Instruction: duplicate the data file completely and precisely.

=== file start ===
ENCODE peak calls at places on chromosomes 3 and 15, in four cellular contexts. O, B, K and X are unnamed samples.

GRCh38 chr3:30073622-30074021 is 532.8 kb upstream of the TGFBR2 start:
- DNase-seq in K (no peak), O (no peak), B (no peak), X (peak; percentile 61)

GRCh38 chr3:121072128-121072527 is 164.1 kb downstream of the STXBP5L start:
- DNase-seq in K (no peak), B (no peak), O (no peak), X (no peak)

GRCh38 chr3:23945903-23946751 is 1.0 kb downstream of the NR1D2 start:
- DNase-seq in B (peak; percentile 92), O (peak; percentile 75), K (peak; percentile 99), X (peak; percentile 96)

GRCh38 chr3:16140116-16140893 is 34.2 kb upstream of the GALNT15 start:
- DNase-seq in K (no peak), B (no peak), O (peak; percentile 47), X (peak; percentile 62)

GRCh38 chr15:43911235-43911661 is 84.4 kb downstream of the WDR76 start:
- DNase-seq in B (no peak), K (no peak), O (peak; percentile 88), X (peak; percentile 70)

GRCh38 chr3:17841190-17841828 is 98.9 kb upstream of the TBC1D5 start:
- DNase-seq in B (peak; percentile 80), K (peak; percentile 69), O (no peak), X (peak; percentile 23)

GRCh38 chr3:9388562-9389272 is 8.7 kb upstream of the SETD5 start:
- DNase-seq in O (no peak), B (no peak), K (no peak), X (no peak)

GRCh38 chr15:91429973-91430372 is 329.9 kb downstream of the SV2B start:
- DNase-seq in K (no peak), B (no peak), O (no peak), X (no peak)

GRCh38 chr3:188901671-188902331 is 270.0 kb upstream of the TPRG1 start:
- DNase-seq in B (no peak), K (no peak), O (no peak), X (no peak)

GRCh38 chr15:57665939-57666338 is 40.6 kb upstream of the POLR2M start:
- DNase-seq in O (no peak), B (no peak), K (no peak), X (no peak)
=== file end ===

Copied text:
ENCODE peak calls at places on chromosomes 3 and 15, in four cellular contexts. O, B, K and X are unnamed samples.

GRCh38 chr3:30073622-30074021 is 532.8 kb upstream of the TGFBR2 start:
- DNase-seq in K (no peak), O (no peak), B (no peak), X (peak; percentile 61)

GRCh38 chr3:121072128-121072527 is 164.1 kb downstream of the STXBP5L start:
- DNase-seq in K (no peak), B (no peak), O (no peak), X (no peak)

GRCh38 chr3:23945903-23946751 is 1.0 kb downstream of the NR1D2 start:
- DNase-seq in B (peak; percentile 92), O (peak; percentile 75), K (peak; percentile 99), X (peak; percentile 96)

GRCh38 chr3:16140116-16140893 is 34.2 kb upstream of the GALNT15 start:
- DNase-seq in K (no peak), B (no peak), O (peak; percentile 47), X (peak; percentile 62)

GRCh38 chr15:43911235-43911661 is 84.4 kb downstream of the WDR76 start:
- DNase-seq in B (no peak), K (no peak), O (peak; percentile 88), X (peak; percentile 70)

GRCh38 chr3:17841190-17841828 is 98.9 kb upstream of the TBC1D5 start:
- DNase-seq in B (peak; percentile 80), K (peak; percentile 69), O (no peak), X (peak; percentile 23)

GRCh38 chr3:9388562-9389272 is 8.7 kb upstream of the SETD5 start:
- DNase-seq in O (no peak), B (no peak), K (no peak), X (no peak)

GRCh38 chr15:91429973-91430372 is 329.9 kb downstream of the SV2B start:
- DNase-seq in K (no peak), B (no peak), O (no peak), X (no peak)

GRCh38 chr3:188901671-188902331 is 270.0 kb upstream of the TPRG1 start:
- DNase-seq in B (no peak), K (no peak), O (no peak), X (no peak)

GRCh38 chr15:57665939-57666338 is 40.6 kb upstream of the POLR2M start:
- DNase-seq in O (no peak), B (no peak), K (no peak), X (no peak)